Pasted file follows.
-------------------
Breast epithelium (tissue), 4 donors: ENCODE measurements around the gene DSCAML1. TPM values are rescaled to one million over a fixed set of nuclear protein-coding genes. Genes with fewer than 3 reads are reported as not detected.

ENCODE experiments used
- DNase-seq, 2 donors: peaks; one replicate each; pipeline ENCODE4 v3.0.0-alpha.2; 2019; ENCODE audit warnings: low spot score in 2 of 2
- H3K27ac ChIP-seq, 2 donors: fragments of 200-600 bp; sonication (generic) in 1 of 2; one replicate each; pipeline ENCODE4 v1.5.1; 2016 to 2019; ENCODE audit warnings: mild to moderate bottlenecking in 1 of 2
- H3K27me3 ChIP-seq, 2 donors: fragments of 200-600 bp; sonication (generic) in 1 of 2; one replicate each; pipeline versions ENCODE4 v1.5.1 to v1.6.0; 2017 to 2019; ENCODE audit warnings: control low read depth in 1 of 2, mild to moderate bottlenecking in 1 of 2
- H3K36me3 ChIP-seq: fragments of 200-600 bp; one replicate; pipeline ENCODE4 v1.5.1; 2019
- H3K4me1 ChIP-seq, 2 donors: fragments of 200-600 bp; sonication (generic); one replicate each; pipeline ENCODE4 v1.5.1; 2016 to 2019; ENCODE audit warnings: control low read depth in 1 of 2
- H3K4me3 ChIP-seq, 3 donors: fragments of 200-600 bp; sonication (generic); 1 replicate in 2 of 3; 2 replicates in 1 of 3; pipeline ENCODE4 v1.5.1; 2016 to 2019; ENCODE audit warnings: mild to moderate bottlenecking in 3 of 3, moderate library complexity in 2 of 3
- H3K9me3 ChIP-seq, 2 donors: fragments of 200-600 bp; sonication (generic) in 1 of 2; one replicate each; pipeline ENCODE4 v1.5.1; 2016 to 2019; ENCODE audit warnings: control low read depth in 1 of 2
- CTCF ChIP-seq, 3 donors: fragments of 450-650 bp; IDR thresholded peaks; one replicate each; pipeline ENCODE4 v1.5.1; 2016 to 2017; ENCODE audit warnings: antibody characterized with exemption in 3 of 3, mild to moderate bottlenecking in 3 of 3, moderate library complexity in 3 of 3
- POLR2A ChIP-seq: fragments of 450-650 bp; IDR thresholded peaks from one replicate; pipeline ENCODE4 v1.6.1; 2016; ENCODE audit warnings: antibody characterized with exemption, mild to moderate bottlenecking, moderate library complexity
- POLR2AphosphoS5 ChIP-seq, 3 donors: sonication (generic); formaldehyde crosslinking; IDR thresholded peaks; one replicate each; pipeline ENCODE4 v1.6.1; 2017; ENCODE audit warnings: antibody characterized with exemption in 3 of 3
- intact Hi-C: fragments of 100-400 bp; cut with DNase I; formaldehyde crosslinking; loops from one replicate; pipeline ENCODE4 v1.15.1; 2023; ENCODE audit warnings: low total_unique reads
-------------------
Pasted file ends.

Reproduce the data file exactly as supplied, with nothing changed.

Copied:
Breast epithelium (tissue), 4 donors: ENCODE measurements around the gene DSCAML1. TPM values are rescaled to one million over a fixed set of nuclear protein-coding genes. Genes with fewer than 3 reads are reported as not detected.

ENCODE experiments used
- DNase-seq, 2 donors: peaks; one replicate each; pipeline ENCODE4 v3.0.0-alpha.2; 2019; ENCODE audit warnings: low spot score in 2 of 2
- H3K27ac ChIP-seq, 2 donors: fragments of 200-600 bp; sonication (generic) in 1 of 2; one replicate each; pipeline ENCODE4 v1.5.1; 2016 to 2019; ENCODE audit warnings: mild to moderate bottlenecking in 1 of 2
- H3K27me3 ChIP-seq, 2 donors: fragments of 200-600 bp; sonication (generic) in 1 of 2; one replicate each; pipeline versions ENCODE4 v1.5.1 to v1.6.0; 2017 to 2019; ENCODE audit warnings: control low read depth in 1 of 2, mild to moderate bottlenecking in 1 of 2
- H3K36me3 ChIP-seq: fragments of 200-600 bp; one replicate; pipeline ENCODE4 v1.5.1; 2019
- H3K4me1 ChIP-seq, 2 donors: fragments of 200-600 bp; sonication (generic); one replicate each; pipeline ENCODE4 v1.5.1; 2016 to 2019; ENCODE audit warnings: control low read depth in 1 of 2
- H3K4me3 ChIP-seq, 3 donors: fragments of 200-600 bp; sonication (generic); 1 replicate in 2 of 3; 2 replicates in 1 of 3; pipeline ENCODE4 v1.5.1; 2016 to 2019; ENCODE audit warnings: mild to moderate bottlenecking in 3 of 3, moderate library complexity in 2 of 3
- H3K9me3 ChIP-seq, 2 donors: fragments of 200-600 bp; sonication (generic) in 1 of 2; one replicate each; pipeline ENCODE4 v1.5.1; 2016 to 2019; ENCODE audit warnings: control low read depth in 1 of 2
- CTCF ChIP-seq, 3 donors: fragments of 450-650 bp; IDR thresholded peaks; one replicate each; pipeline ENCODE4 v1.5.1; 2016 to 2017; ENCODE audit warnings: antibody characterized with exemption in 3 of 3, mild to moderate bottlenecking in 3 of 3, moderate library complexity in 3 of 3
- POLR2A ChIP-seq: fragments of 450-650 bp; IDR thresholded peaks from one replicate; pipeline ENCODE4 v1.6.1; 2016; ENCODE audit warnings: antibody characterized with exemption, mild to moderate bottlenecking, moderate library complexity
- POLR2AphosphoS5 ChIP-seq, 3 donors: sonication (generic); formaldehyde crosslinking; IDR thresholded peaks; one replicate each; pipeline ENCODE4 v1.6.1; 2017; ENCODE audit warnings: antibody characterized with exemption in 3 of 3
- intact Hi-C: fragments of 100-400 bp; cut with DNase I; formaldehyde crosslinking; loops from one replicate; pipeline ENCODE4 v1.15.1; 2023; ENCODE audit warnings: low total_unique reads